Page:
Jump scares prey on a natural human response to react. Many games and movies try to create truly terrifying and grotesque imagery to shock viewers, but this fear only lasts a moment. Real fear is something only our imaginations can create and this is where Frictional Games excels over other horror games. The creators of “Penumbra” and “Amnesia: The Dark Descent,” Frictional knows their way to striking terror without even needing to show monsters on screen. Paired with developer The Chinese Room, the standards originally set are exceeded in the sequel “Amnesia:  A Machine for Pigs”.

Amnesia strays from formulaic jump scares and focuses on outdoing its predecessor's strengths. The game is extremely immersive, so much that even deliberate efforts to break immersion while reviewing did nothing to stop myself from being sucked into the character.

While not developed solely by Frictional Games, The Chinese Room is well-known in indie circles for their mod/game Dear Esther, an incredibly immersive storytelling experience. This partnership obviously did wonders for the game, as each developer has particular strengths.

Frictional Games knows the mechanics of fear and suspense, whereas The Chinese Room can tell a story and create compelling scenes. These strengths were played to, as “A Machine for Pigs” has more expansive environments than its predecessor and a more personal and well-written story, with improved atmosphere and fear at the same time.

Horror and fear in “The Dark Descent” hinged on player involvement in the story and “A Machine for Pigs” is no different. Scares take a backseat to atmosphere, because every noise and motion builds up a player’s alertness and paranoia. There’s no need for big jump scares when the game keeps players consistently fearful.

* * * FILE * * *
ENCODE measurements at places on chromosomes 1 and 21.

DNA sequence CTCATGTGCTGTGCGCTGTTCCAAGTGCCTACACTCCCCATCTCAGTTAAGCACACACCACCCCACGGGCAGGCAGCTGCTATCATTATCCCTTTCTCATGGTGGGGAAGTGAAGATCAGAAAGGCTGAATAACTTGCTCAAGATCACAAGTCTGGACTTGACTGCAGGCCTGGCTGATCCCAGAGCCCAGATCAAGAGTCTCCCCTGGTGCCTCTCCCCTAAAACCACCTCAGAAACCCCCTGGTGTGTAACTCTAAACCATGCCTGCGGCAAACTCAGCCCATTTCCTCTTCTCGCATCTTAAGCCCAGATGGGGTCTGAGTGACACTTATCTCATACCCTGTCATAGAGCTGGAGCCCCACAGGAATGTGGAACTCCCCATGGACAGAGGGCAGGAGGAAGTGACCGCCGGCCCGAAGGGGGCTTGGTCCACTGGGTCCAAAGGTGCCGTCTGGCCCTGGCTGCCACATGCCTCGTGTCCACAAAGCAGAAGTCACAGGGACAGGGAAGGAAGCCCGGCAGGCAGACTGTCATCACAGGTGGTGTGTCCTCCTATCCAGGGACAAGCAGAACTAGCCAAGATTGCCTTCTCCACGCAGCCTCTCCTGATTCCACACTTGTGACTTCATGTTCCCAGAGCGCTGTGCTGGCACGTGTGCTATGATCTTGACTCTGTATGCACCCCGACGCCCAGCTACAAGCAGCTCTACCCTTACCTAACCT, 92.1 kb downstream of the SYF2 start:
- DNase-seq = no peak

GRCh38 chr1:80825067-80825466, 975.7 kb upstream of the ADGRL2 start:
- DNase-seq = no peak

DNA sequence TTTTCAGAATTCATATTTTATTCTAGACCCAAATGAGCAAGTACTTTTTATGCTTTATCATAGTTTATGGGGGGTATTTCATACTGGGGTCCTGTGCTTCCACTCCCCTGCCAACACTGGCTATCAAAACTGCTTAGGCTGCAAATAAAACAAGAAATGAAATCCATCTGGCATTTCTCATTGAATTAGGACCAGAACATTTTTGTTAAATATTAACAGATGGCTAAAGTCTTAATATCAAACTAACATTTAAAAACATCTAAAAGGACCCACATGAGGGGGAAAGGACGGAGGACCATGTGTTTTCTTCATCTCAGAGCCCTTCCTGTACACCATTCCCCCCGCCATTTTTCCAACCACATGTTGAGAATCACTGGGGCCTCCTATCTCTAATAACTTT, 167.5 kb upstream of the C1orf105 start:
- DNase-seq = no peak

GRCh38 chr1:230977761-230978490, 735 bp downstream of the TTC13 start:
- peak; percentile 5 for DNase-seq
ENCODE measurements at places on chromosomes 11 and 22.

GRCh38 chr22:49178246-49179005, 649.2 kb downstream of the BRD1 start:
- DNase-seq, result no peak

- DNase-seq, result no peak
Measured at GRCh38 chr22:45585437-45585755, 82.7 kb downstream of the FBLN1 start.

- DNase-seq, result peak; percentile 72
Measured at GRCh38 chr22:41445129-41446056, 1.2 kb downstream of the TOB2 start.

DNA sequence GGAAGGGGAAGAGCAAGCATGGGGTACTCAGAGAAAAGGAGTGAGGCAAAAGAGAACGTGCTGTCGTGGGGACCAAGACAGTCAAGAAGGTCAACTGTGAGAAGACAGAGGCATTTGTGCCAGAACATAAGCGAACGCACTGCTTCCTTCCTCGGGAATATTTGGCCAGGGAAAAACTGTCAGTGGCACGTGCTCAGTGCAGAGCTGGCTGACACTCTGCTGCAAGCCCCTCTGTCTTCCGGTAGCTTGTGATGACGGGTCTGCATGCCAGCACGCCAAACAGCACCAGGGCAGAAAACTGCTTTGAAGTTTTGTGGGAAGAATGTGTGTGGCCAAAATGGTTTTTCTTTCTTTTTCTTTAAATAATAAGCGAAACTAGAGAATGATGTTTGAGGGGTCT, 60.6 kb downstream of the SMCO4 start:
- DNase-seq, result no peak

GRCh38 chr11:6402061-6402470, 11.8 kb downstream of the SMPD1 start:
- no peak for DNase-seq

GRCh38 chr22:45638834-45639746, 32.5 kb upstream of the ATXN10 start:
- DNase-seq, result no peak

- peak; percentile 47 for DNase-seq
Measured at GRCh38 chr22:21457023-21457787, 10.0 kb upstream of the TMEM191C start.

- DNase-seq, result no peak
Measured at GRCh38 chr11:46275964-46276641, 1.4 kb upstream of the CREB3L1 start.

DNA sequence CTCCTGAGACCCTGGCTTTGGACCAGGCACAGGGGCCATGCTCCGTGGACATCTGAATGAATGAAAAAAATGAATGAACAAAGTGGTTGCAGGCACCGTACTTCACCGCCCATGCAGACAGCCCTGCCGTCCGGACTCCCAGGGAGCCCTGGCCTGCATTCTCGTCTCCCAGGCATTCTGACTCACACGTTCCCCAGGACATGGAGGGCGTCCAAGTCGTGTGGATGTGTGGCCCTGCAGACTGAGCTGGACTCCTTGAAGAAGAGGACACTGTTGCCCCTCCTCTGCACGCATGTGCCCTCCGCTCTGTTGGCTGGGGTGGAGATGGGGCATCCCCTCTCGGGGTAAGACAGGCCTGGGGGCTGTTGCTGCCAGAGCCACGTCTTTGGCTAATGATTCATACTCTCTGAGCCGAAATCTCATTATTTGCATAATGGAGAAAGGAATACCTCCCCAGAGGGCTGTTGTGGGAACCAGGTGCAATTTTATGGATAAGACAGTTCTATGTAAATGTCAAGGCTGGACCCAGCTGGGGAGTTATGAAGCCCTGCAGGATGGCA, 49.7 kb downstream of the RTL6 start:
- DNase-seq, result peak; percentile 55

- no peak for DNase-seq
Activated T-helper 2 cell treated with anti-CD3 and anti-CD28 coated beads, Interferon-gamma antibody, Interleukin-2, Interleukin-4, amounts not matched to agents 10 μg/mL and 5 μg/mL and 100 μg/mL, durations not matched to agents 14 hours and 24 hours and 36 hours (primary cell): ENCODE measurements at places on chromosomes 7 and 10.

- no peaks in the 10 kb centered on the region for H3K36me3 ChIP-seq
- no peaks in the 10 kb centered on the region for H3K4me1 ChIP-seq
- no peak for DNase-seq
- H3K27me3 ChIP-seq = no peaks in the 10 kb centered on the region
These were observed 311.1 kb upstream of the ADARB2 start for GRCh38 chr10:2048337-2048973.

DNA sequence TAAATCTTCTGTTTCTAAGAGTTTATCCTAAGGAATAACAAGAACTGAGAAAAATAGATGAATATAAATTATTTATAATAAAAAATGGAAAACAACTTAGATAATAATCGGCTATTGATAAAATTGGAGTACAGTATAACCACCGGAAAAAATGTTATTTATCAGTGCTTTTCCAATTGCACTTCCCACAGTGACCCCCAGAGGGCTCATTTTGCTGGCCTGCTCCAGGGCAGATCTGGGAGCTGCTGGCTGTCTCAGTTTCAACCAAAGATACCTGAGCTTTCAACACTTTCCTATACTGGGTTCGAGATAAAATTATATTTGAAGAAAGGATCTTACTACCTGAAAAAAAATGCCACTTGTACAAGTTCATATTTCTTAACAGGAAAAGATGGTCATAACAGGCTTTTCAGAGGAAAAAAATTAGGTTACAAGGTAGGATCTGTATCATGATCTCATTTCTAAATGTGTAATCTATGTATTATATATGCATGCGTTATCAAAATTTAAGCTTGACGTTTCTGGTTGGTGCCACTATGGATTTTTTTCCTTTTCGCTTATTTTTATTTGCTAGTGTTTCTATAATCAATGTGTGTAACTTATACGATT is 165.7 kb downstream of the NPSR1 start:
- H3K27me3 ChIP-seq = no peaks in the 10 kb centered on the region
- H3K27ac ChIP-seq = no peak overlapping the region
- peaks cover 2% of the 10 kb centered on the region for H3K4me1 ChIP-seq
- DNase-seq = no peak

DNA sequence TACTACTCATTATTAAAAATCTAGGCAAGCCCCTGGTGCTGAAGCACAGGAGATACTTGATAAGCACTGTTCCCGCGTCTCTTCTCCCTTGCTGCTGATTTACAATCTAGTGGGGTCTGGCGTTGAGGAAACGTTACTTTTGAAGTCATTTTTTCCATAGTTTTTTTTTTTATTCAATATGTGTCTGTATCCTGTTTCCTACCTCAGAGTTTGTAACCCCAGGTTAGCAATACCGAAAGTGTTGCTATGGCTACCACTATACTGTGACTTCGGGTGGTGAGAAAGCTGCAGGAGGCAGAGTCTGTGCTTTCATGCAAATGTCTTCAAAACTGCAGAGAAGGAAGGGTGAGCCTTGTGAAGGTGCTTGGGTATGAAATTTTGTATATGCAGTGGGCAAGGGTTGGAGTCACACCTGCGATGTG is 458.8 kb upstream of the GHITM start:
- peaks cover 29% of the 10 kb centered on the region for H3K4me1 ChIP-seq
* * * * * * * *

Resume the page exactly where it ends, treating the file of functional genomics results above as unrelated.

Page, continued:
Sound design is also a lynchpin of  “A Machine for Pigs.” Monsters are less frequent, but much better timed. Immediately in the game, players are taunted with fever dreams, laughing children, wind, creaking boards and screeching metal. Fear comes from the unknown and never knowing exactly what is making the noises around you or where they're coming from is terrifying.

Visual effects are similar to “The Dark Descent,” with just a bit more pig gore than before, but the immersive elements are what actually drive home the feelings of unease and helplessness. Immersion is designed into the control scheme; the player uses gestures made with a mouse to mimic hand motions in game. The character moves at a measured walking pace, has no HUD and just enough head bob to feel like real motion.

“A Machine for Pigs” isn’t without flaws, unfortunately. Several game elements were changed from “The Dark Descent” — namely the removal of tinder for your lantern. Light is a comfort and some scarcity to it wouldn’t be amiss. Moments of sheer panic are also less common, but have been traded in for the constant unease and paranoia. Players can also inspect the monsters now, since the sanity mechanics have been removed. Yet most of the core gameplay remains the same and the improved storytelling is more than enough to make up for the altered mechanics.

For fans of: Penumbra: Overture, Anna, Cryostasis

This article was featured in the October print issue of Reporter Magazine.